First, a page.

Monday 25th June 2012
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Fiji's national airline, Air Pacific, has returned its first operating profit since plunging to a F$91.8 million loss two years ago, declaring a group surplus before tax of F$13.4 million for the year to March 31, compared with an operating loss of F$3.7 million a year earlier.
Group statutory profit was F$10.7 million for the year, compared with F$25.3 million in the previous year, but the earlier year's profit reflected one-off items relating to cancellation of aircraft deliveries.
Group operating revenue of F$678.3 million was up 15.6 percent for the year, the company said in a statement.
The group result includes the international Air Pacific operation, local subsidiary Pacific Sun, and a 38.75 percent stake in the Sofitel Fiji resort on Denarau Island. On an Air Pacific-only basis, the extent of the turnaround is more apparent, with a pre-tax operating profit of F$16.7 million comparing to a F$3.7 million loss in the year to March 2011.
The result is a comeback from the F$91.8 million loss recorded two years ago, when Air Pacific suffered a burst of competition from the arrival of Australian budget carriers Jetstar and Virgin.
"To report a profit in a year that witnessed significant fuel cost increases, strong and continued competition in a key market from two low cost carriers, and two major flooding crises, is a rousing testament," said the airline's chief executive, Dave Pflieger, who has led a turnaround strategy for the carrier over the last two years.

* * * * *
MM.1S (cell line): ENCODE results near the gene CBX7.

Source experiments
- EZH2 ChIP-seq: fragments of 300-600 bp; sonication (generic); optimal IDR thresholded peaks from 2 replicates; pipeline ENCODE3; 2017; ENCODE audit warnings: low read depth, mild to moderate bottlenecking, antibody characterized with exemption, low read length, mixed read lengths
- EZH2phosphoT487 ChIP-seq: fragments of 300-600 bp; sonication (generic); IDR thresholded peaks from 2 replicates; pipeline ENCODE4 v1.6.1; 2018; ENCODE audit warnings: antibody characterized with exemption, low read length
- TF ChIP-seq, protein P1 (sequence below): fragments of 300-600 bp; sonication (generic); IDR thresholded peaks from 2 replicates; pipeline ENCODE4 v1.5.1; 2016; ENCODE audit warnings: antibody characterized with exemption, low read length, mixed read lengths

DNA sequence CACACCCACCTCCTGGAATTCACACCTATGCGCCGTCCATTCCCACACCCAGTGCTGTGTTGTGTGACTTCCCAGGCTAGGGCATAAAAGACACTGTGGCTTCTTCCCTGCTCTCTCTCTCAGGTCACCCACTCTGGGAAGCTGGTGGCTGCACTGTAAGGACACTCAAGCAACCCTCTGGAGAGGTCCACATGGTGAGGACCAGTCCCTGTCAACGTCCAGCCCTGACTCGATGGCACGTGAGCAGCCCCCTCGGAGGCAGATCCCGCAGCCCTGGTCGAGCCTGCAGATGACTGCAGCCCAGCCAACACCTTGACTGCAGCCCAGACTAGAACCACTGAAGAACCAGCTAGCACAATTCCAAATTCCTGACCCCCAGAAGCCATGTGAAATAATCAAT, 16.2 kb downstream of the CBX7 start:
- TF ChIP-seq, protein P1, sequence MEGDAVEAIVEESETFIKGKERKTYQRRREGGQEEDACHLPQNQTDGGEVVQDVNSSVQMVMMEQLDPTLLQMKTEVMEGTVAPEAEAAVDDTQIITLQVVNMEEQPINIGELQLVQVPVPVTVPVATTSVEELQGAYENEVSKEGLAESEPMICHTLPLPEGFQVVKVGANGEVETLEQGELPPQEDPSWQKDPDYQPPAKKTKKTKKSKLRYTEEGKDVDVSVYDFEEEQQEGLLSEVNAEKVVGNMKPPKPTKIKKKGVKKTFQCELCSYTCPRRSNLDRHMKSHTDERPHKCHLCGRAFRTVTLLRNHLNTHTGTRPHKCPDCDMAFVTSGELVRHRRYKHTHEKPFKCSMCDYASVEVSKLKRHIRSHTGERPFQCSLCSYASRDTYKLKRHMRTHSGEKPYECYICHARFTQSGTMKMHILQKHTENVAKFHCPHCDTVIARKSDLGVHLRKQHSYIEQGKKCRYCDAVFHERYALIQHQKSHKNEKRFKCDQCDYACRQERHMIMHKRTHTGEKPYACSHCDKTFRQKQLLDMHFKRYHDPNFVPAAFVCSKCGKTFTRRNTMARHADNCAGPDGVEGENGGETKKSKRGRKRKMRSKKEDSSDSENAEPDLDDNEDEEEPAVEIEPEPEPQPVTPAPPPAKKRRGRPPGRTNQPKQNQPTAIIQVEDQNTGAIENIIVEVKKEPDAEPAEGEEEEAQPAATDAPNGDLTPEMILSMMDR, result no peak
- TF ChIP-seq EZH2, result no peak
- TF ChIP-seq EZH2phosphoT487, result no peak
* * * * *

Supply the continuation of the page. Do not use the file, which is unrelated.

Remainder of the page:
However, the turnaround was "far from complete" and "we remain mindful that a spike in fuel prices or changes to market conditions and therefore travel plans could impact our success while we finish restructuring," Pflieger said in a statement.
The turnaround was achieved on a combination of significantly increased passenger numbers, a large drop in costs associated with the airline's previously poor record for on-time departures, a more competitive schedule into the highly competitive Sydney market, and more efficient use of a smaller fleet of aircraft.
The company is now embarking on the third leg of its turnaround plan, rebranding to its pre-1971 name of Fiji Airways to align with its role as a destination airline, and preparing to take receipt of three new Airbus A330-200 planes, financing for which was achieved in the last financial year.
While the airline is guarded about its passenger metrics, it carried an additional 85,000 customers last year, compared with the year before, and 122,000 more than in the 2010 financial year.
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